best book: aint no such thing, and encouragement for old coots

Eddie Corns eddie at
Tue Jan 20 17:45:45 CET 2004

cartermark46 at (Mark Carter) writes:

>What I meant was: programs written in s-exprs makes it possible to
>accomodate new paradigms because, ultimately, everything is a list,
>which you can parse to accomodate your new paradigm. Programs not
>written in s-exprs require extra syntax to be bolted onto the

The way I view it is that you can express _everything_ you want a computer to
do as:

  COMMAND arg1 arg2 ...

When you have code as data thrown in to the mix you can extend this concept to
what you want done with code, so as well as saying:

  ADD x y z
  PUT this there

you have the ability to control the way code is executed

  DO this-body-of-code
  DO this-body-of-code for all these things

And essentially new paradigms ARE about how we organise code, so we can indeed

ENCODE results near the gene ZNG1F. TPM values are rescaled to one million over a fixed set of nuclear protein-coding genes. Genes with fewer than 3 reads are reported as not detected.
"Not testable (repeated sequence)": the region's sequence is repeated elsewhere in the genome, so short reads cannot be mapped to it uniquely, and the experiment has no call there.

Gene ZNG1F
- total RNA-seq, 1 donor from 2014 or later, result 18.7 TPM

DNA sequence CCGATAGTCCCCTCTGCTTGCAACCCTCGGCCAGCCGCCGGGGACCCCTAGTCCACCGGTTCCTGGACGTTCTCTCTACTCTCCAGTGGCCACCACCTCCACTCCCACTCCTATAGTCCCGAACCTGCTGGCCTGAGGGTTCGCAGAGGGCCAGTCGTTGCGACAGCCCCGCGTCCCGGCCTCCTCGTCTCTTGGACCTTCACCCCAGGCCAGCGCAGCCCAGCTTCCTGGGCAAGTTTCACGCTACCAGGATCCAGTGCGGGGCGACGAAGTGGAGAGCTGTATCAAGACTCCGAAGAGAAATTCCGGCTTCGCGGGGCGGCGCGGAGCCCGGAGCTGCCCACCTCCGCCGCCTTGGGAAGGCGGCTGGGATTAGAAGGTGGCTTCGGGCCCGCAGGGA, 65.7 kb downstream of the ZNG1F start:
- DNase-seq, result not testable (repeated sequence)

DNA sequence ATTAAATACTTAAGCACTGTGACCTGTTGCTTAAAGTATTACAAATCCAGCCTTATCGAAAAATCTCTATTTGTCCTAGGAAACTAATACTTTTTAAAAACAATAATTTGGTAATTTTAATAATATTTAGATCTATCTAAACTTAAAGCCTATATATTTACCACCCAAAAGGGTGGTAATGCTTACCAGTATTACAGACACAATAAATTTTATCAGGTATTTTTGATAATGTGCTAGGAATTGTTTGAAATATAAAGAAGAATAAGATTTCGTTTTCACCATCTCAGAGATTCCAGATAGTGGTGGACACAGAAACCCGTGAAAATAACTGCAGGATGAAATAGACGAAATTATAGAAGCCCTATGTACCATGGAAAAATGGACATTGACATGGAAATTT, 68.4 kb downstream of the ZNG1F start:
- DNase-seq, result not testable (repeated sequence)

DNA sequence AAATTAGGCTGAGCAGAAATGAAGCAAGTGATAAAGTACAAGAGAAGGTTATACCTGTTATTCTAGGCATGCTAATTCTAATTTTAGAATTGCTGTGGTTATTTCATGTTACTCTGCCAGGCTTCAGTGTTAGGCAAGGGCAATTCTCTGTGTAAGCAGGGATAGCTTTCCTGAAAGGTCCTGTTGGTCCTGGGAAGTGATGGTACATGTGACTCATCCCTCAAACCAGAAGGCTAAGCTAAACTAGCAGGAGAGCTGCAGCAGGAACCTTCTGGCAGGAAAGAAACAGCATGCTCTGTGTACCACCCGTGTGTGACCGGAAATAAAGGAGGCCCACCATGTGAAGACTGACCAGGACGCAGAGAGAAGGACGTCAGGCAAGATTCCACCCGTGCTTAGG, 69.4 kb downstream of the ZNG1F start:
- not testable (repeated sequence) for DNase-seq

adapt to any paradigm AND we still have minimum syntax to deal with.  One of
the things I like about scheme in this instance is that the rules of your
paradigm are explicit in the code/macros that you create to parse the basic
constructs of your paradigm (objects, messages, whatever).

>But I suppose, if you want, to argue that all Turing Complete
>languages are equivalent, so they support all the paradigms that the
>others support.

Then you run into Greenspun's tenth rule amongst others.  Also, of course, you
have to consider expressiveness which is much harder to pin down.


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